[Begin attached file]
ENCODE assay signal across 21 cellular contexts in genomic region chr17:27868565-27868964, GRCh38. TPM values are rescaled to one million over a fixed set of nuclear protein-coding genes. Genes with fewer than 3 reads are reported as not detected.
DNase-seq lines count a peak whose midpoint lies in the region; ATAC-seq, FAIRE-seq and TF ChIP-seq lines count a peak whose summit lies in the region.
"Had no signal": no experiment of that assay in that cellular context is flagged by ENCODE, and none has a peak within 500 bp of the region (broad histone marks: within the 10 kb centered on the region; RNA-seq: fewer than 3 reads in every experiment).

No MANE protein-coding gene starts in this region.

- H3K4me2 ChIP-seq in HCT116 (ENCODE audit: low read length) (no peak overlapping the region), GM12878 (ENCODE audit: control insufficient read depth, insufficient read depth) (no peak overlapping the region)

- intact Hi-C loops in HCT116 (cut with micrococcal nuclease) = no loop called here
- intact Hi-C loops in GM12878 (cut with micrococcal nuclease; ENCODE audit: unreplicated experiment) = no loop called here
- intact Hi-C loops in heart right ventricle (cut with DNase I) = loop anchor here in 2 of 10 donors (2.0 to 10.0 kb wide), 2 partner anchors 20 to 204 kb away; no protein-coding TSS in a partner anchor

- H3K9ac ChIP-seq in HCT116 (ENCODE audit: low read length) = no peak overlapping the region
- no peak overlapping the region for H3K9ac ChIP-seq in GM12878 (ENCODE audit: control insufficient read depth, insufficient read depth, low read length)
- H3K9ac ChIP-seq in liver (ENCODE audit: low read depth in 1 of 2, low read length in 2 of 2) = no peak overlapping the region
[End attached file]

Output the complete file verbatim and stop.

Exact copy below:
ENCODE assay signal across 21 cellular contexts in genomic region chr17:27868565-27868964, GRCh38. TPM values are rescaled to one million over a fixed set of nuclear protein-coding genes. Genes with fewer than 3 reads are reported as not detected.
DNase-seq lines count a peak whose midpoint lies in the region; ATAC-seq, FAIRE-seq and TF ChIP-seq lines count a peak whose summit lies in the region.
"Had no signal": no experiment of that assay in that cellular context is flagged by ENCODE, and none has a peak within 500 bp of the region (broad histone marks: within the 10 kb centered on the region; RNA-seq: fewer than 3 reads in every experiment).

No MANE protein-coding gene starts in this region.

- H3K4me2 ChIP-seq in HCT116 (ENCODE audit: low read length) (no peak overlapping the region), GM12878 (ENCODE audit: control insufficient read depth, insufficient read depth) (no peak overlapping the region)

- intact Hi-C loops in HCT116 (cut with micrococcal nuclease) = no loop called here
- intact Hi-C loops in GM12878 (cut with micrococcal nuclease; ENCODE audit: unreplicated experiment) = no loop called here
- intact Hi-C loops in heart right ventricle (cut with DNase I) = loop anchor here in 2 of 10 donors (2.0 to 10.0 kb wide), 2 partner anchors 20 to 204 kb away; no protein-coding TSS in a partner anchor

- H3K9ac ChIP-seq in HCT116 (ENCODE audit: low read length) = no peak overlapping the region
- no peak overlapping the region for H3K9ac ChIP-seq in GM12878 (ENCODE audit: control insufficient read depth, insufficient read depth, low read length)
- H3K9ac ChIP-seq in liver (ENCODE audit: low read depth in 1 of 2, low read length in 2 of 2) = no peak overlapping the region